Dēmos · Classical Athenian Democracy · a Stoa Publication
→ § 1 (Dem. 1).
Craig Gibson, trans., edition of April 30, 2003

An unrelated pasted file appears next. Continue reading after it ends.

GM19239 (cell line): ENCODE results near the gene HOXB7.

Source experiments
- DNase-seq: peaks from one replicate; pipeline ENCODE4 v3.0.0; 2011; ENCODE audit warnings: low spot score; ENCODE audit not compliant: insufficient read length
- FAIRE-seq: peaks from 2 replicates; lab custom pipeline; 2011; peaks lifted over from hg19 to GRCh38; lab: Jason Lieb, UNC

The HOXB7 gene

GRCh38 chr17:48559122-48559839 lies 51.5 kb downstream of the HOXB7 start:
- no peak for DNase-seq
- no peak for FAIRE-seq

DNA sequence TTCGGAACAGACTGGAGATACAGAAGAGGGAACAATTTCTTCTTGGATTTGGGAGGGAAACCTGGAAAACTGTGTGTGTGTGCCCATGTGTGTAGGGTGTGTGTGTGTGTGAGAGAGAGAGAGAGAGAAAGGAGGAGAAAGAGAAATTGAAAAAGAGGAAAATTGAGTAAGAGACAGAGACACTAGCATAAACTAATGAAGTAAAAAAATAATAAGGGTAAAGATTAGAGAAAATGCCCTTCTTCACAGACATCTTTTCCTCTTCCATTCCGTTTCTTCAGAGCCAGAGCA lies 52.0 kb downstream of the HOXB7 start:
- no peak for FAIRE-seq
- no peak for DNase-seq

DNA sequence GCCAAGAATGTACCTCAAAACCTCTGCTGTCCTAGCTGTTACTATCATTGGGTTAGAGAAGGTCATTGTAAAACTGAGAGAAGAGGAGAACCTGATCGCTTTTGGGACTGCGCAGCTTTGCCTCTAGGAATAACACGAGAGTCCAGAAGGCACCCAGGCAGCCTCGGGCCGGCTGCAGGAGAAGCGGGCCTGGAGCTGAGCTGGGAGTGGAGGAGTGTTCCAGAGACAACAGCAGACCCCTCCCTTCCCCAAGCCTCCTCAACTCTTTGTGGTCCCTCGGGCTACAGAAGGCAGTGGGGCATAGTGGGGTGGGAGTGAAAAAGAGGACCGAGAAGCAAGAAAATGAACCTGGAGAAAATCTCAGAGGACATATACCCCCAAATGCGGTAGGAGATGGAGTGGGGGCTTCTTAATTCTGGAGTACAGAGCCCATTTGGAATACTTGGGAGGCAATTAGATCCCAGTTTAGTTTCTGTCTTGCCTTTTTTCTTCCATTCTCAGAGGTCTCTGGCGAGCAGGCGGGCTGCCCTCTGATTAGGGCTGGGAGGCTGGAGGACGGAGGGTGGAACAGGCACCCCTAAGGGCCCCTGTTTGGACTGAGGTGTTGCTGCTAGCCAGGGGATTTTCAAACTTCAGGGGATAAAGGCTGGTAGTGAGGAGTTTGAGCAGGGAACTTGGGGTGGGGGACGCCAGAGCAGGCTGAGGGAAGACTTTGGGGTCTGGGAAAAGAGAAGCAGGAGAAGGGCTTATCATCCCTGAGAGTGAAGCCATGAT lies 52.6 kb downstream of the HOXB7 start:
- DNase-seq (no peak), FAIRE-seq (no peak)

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(1) Olynthus was a city in Thrace, but the people who inhabited it were Greeks from Chalcis in Euboea, which was an Athenian colony. (2) Olynthus had many notable wars. For it had fought the Athenians long ago, back when they ruled over the Greeks. Later, it made war on the Spartans. In time it became very powerful and surpassed its kinsmen’s cities. (There were a lot of Chalcidians in Thrace). (3) The Olynthians made an alliance with Philip, king of Macedon, initially fought alongside him against the Athenians, and from him received Anthemous (a city that was disputed by the Macedonians and Olynthians), as well as Potidaea; this latter city Philip forced to surrender, despite the fact that the Athenians held it at the time, and handed over to the Olynthians. But later the Olynthians began to be suspicious of the king, seeing how swiftly and greatly his power grew and believing his intentions to be untrustworthy. (4) Waiting for him to go abroad, they sent envoys to Athens and broke off the war against them, contrary to their treaty with Philip. (Their treaty stated that they would do everything jointly, whether fighting the Athenians or making treaties about other things that seemed best to them.) (5) Philip had long lacked an excuse to attack Olynthus, but he took this action as one and brought war against them for breaking the treaty and concluding a treaty of friendship with his enemy. They sent ambassadors to Athens to ask for help. Demosthenes speaks on their behalf, urging the people to help the Olynthians. (6) He says that rescuing the Olynthians means security for Athens; for if the Olynthians are rescued (he says), Philip will never move against Attica; rather, the Athenians will be able to sail against Macedon and fight him there. But if this city should come under Philip’s power (he says), the road to Athens will be wide open for the king. By way of encouraging the Athenians against him, Demosthenes says that Philip is not as difficult to defeat as has been assumed. (7) He also discusses the public moneys, advising the people to make them available for military purposes instead of for the Theoric Fund. It is necessary to clarify the custom that the Athenians practiced, since it has not been done previously. (8) Back when they did not have a stone theater but had only wooden platforms fastened together, and everyone would hurry to find a seat, blows and wounds would occur now and then. In an attempt to prevent this, the Athenian leaders sold seats, and everyone had to pay two obols for a seat. In order that the poor might not seem overly burdened by the expense, it was arranged for each person to receive the two obols from the treasury. (9) This is how the custom originated, but it progressed to such a point that people not only received money for theater seats, but divided up all the public moneys among themselves. As a result, they became hesitant to commit to military expeditions. Traditionally, they would receive pay from the city for serving in the army, but at that time they were remaining at home amidst games and festivals and dividing up the money among themselves. (10) So they were no longer willing to go out and risk danger; rather, they even went so far as to make a law about the Theoric Fund, which threatened death to anyone who proposed to revert to the old system and let that money be used for military purposes. (11) Therefore, Demosthenes cautiously enters into deliberation about this subject by posing a question to himself: “Are you proposing that this money be used for military purposes?” He responds: “No, by Zeus, I am not.” So much for the Theoric Fund. (12) The orator also talks about the city’s military forces, demanding that the people serve in the army themselves and not employ the assistance of foreign mercenaries, as they were accustomed to do. For it is this (he says) that is responsible for the current sad state of affairs.
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